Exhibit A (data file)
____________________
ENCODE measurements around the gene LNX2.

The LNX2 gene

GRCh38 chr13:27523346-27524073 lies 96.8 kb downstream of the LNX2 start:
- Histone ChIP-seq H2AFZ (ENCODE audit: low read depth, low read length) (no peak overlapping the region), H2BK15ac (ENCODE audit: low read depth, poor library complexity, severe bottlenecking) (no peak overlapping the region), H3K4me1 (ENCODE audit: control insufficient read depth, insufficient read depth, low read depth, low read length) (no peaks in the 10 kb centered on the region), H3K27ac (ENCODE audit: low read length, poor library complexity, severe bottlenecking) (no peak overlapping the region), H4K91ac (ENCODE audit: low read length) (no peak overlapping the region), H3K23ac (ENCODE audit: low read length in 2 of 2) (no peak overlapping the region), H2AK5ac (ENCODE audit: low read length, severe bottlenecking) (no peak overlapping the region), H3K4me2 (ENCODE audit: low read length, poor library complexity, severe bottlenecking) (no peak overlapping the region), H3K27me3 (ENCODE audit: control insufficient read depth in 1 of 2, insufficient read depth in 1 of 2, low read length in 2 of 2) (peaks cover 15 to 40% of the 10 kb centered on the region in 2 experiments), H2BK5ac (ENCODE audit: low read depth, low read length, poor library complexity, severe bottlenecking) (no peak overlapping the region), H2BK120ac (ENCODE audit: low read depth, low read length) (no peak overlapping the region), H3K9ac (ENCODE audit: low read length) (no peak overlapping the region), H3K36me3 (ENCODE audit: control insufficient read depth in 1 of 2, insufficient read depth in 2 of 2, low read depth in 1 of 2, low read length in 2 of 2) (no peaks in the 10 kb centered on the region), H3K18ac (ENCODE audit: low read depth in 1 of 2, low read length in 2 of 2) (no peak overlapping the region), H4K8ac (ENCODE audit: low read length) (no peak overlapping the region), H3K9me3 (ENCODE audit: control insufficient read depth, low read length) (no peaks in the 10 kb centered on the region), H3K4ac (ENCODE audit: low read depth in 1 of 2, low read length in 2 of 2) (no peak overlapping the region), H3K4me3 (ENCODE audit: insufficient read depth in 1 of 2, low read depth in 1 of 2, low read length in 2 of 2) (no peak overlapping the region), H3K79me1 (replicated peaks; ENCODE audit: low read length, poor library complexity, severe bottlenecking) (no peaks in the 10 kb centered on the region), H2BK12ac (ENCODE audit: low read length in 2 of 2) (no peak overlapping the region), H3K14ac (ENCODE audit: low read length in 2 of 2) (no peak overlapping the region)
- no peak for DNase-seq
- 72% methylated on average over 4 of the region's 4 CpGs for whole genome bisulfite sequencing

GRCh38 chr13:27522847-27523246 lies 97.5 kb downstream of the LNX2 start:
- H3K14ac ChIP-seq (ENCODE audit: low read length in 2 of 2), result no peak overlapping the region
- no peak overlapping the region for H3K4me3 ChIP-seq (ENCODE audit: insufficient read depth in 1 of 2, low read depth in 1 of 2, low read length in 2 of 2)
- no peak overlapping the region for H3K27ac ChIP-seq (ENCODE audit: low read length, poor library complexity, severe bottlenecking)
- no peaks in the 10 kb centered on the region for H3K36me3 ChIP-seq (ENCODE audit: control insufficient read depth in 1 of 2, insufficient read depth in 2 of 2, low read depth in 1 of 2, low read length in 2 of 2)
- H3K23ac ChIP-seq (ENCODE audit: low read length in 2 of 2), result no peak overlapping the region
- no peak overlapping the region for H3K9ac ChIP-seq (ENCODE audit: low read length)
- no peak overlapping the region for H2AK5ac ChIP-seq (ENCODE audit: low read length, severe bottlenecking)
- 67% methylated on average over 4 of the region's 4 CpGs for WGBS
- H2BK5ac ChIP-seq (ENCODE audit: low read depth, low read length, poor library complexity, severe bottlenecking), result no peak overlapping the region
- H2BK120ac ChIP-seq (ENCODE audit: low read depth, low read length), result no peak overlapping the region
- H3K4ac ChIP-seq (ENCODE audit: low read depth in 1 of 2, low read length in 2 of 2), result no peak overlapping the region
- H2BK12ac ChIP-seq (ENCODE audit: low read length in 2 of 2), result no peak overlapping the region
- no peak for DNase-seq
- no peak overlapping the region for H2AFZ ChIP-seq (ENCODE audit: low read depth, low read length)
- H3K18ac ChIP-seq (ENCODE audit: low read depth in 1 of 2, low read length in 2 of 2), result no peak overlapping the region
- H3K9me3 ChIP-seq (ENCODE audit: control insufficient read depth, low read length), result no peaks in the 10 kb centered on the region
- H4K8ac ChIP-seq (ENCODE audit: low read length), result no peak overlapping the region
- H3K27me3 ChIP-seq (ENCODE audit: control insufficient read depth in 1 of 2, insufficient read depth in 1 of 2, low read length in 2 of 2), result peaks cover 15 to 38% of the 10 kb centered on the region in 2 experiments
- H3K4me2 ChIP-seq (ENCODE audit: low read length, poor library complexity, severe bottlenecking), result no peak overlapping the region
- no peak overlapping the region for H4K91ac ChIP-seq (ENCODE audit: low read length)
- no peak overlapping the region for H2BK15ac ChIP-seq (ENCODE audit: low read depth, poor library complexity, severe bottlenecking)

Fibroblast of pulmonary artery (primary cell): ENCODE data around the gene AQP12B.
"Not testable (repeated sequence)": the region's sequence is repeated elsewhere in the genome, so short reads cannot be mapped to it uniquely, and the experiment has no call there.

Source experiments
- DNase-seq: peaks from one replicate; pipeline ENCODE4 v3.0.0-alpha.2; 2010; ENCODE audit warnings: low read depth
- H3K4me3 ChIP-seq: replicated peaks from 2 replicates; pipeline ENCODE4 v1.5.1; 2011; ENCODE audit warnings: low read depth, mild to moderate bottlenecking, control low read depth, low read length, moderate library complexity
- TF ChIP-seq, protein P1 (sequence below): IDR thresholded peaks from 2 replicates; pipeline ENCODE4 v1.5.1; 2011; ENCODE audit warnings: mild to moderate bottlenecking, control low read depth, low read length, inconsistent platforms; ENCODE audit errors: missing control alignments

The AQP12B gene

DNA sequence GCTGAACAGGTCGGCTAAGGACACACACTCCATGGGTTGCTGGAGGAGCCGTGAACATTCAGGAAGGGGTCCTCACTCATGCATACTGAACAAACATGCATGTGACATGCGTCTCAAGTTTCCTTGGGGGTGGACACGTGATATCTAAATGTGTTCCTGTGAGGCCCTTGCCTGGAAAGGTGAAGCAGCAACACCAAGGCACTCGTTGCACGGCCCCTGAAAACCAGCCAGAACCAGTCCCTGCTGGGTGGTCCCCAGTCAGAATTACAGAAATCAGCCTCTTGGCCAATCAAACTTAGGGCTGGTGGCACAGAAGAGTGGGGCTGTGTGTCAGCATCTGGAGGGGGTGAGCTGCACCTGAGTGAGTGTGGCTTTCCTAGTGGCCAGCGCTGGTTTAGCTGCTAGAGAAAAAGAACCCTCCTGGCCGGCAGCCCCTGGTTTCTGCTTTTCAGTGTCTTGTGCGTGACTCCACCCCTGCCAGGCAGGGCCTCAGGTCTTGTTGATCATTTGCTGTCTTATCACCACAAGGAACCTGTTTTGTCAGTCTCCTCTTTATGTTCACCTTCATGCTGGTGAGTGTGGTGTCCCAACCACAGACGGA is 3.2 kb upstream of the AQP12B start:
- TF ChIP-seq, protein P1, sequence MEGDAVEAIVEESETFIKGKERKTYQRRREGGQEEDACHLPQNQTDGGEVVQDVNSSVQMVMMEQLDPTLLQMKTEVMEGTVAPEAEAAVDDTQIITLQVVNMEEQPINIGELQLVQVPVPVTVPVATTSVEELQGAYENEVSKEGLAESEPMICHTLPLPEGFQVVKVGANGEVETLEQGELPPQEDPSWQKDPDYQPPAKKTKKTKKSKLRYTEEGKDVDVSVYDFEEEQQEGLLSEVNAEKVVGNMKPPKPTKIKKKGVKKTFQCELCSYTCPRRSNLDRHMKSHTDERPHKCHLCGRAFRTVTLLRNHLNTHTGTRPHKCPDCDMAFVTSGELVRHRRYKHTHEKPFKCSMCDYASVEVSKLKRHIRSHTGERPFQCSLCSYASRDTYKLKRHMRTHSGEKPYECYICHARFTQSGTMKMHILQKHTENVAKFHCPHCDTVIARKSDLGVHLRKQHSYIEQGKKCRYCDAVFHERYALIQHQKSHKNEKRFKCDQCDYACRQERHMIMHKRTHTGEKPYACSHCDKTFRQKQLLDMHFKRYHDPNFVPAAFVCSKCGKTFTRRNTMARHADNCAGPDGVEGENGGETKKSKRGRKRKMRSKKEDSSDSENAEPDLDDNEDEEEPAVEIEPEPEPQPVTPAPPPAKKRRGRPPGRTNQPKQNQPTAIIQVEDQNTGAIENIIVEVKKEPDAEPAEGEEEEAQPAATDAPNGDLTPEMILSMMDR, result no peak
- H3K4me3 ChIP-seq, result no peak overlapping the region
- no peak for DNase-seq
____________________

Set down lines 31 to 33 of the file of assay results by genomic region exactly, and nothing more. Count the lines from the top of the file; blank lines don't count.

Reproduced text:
Source experiments
- DNase-seq: peaks from one replicate; pipeline ENCODE4 v3.0.0-alpha.2; 2010; ENCODE audit warnings: low read depth
- H3K4me3 ChIP-seq: replicated peaks from 2 replicates; pipeline ENCODE4 v1.5.1; 2011; ENCODE audit warnings: low read depth, mild to moderate bottlenecking, control low read depth, low read length, moderate library complexity